TVB's gag on Next Media infringes press freedom | South China Morning Post
  • Sun
  • Apr 19, 2015
  • Updated: 10:24pm
Column
PUBLISHED : Thursday, 28 November, 2013, 6:39pm
UPDATED : Friday, 29 November, 2013, 3:12am

TVB's gag on Next Media infringes press freedom

Albert Cheng says politically aware Hongkongers must protest against the dominant broadcaster's use of public assets to target Next Media

BIO

Ir. Albert Cheng is the founder of Digital Broadcasting Corporation Hong Kong Limited, a current affairs commentator and columnist. He was formerly a direct elected Hong Kong SAR Legislative Councillor. Mr Cheng was voted by Time Magazine in 1997 as one of "the 25 most influential people in new Hong Kong" and selected by Business Week in 1998 as one of "the 50 stars of Asia".  
 

The controversy over the Hong Kong Television Network licensing issue that led to a boycott of TVB's anniversary special last week may have puzzled some people. But, in fact, it was inevitable.

Chief Executive Leung Chun-ying decided not to grant a licence to HKTV, going against the recommendation of the Office of the Communications Authority that all three applicants of a free-to-air TV licence be granted one.

Despite this bitter lesson, TVB still failed to learn from its mistakes and shifted the blame

Leung moved the goalposts and chose two out of the three applicants, leaving HKTV out in the cold.

On the surface, the reasons for his decision seem to have been that HKTV doesn't have the financial capability to run a sustainable business, and also that the market cannot accommodate five free-to-air TV stations.

But, obviously, the real reason is that the government prefers TVB to remain dominant in the local TV market. It doesn't want to risk allowing the proactive and innovative management of HKTV to change the game plan. In other words, it doesn't want HKTV to rock the boat.

The other two applicants seem unlikely to compete head-on with TVB. Only Ricky Wong Wai-kay's HKTV had set its sights on challenging TVB's market leadership.

Even before the licence decisions were made, HKTV was already jostling for position and poaching stars and production staff from TVB.

Had HKTV got a licence, it would undoubtedly have posed a threat to TVB and challenged its long-term monopoly.

Not only would that hit TVB's profits, it would also affect its position to act as the mouthpiece for the establishment and Beijing. It would effectively break the propaganda machine for the Hong Kong administration as well as the central government.

At the moment, no other media outlet is capable of challenging the dominance of TVB, including ATV, which has been the underdog for years, despite the fact that it has financial backing.

From the point of view of maintaining the status quo, it's logical that HKTV wasn't awarded a licence.

That's why Hongkongers who are politically alert placed some of the blame on TVB and boycotted the station's anniversary show.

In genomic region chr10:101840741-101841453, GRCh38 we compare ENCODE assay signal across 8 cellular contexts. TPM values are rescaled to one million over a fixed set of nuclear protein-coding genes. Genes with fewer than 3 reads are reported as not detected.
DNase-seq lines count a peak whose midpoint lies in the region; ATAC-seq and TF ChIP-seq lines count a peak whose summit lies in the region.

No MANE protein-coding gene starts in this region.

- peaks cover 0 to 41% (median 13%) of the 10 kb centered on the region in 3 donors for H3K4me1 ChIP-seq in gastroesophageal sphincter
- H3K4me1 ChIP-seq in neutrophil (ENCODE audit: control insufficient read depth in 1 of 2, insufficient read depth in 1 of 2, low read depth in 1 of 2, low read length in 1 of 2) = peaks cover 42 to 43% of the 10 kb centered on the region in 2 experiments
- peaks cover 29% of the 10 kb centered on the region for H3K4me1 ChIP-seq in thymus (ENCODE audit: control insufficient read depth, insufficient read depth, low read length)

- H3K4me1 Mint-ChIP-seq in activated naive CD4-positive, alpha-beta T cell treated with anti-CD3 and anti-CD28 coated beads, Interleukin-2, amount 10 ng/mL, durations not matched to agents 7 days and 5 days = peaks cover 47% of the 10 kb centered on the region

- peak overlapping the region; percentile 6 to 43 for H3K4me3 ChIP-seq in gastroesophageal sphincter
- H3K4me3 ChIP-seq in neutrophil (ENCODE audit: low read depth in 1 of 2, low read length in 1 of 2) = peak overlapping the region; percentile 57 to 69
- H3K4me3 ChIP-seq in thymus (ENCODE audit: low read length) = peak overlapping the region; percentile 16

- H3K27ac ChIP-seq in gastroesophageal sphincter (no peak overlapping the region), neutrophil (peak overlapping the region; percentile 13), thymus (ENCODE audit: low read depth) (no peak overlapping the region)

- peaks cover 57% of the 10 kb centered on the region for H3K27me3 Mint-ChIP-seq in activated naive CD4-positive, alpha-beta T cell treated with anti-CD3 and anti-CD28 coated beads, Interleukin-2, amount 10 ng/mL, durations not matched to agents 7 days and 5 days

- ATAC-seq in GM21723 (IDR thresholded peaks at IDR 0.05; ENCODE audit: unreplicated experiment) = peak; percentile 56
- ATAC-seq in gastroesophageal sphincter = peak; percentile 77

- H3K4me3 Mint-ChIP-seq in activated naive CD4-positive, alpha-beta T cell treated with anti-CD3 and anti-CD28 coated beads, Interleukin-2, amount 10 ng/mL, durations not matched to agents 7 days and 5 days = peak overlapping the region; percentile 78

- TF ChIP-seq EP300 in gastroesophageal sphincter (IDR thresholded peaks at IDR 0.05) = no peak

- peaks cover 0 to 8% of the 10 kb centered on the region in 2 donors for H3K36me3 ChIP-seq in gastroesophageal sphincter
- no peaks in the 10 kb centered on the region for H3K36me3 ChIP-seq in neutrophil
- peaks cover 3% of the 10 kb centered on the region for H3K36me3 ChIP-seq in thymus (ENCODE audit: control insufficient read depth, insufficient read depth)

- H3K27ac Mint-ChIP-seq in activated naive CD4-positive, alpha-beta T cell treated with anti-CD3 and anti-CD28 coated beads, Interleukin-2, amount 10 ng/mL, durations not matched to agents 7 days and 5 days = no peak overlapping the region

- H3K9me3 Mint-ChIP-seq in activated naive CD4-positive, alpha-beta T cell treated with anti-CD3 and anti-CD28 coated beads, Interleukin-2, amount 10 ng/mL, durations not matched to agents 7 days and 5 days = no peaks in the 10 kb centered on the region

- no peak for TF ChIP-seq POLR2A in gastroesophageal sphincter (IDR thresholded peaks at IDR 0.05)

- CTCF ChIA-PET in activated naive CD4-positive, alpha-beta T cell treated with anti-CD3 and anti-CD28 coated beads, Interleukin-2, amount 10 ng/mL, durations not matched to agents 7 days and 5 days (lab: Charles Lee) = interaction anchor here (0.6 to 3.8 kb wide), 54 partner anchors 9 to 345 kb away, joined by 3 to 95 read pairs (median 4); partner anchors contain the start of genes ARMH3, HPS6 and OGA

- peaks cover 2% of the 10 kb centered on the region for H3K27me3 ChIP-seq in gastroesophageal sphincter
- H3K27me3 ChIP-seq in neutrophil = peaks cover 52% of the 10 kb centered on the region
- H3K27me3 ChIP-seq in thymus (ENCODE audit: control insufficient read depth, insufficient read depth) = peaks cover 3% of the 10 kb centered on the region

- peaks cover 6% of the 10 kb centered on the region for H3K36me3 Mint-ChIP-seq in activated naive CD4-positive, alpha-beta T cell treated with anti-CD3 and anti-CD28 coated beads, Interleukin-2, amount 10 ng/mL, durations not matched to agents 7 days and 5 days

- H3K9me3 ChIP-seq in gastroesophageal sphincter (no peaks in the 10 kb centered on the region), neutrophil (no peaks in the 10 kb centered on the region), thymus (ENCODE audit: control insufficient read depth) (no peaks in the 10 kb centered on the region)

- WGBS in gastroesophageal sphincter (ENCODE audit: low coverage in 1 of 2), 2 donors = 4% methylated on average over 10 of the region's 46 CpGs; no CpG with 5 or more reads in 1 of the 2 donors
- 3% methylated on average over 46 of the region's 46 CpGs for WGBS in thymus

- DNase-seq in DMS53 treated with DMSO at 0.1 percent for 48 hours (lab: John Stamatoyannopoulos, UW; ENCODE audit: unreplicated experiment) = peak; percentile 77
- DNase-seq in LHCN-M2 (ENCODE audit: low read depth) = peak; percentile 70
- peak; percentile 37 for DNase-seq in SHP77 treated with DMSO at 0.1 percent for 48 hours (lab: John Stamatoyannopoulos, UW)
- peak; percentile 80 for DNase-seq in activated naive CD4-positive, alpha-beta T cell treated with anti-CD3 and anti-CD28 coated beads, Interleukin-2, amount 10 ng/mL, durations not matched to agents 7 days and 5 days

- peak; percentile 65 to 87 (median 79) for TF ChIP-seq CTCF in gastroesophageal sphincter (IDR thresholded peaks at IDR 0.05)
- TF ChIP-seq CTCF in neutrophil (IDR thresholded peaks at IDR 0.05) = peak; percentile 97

And if the station's senior management had the political intellect to comprehend the seriousness of the matter, they wouldn't have allowed presenter and actor Nat Chan Pak-cheung to act as spokesman and challenge the public, saying that the boycott would be ineffective.

In the end, the loser was TVB, which saw its overall ratings for the show drop below 30 points for the first time in a decade.

The worst thing is that, despite this bitter lesson, TVB's management still failed to learn from their mistakes and shifted the blame to others, such as Next Media, accusing it of bias. TVB then announced it would ban Next Media and its reporters from its press conferences and events.

TVB's action not only goes against the principles of press freedom and freedom of expression, it also infringes the operating principles of a free-to-air TV station. TVB is using public airwaves; hence, it has no right to ban the media from entering its premises to cover the news.

The station is setting a very bad precedent. By volunteering to gag another media organisation, it seems to be doing the government's dirty work without even being asked.

The Nat Chan episode may have seemed like a farce to many people, but I believe it was all meticulously planned, to create a good excuse to target Next Media.

It's just the beginning, because Next Media is only the guinea pig for TVB to see how far this tactic could go in the future.

Strangely, Next Media seems reluctant to retaliate or speak up against this injustice. It has reacted in a rather strange manner, saying that, despite the ban by TVB, it could still get information and report on its performing artists.

The low-key editorial treatment of TVB's ban by Apple Daily editor Cheung Kim-hung has drawn criticism from within the newsroom and its senior management. Apple Daily is part of Next Media.

In fact, the ban by TVB not only concerns Next Media; it sets a dangerous precedent for the entire local media landscape. If we don't protest and fight back, it will slowly erode our freedom of expression and press freedom - both of which are core values that have made Hong Kong what it is today.

As a TV station that uses public airwaves, TVB is using public assets to fight media organisations that it deems unfriendly.

What if other public organisations follow suit and ban unfriendly media?

The people of Hong Kong must put aside whatever negative sentiment they have about Next Media, because this is not about that organisation; it is a "life and death" situation for our future media landscape.

Albert Cheng King-hon is a political commentator. taipan@albertcheng.hk

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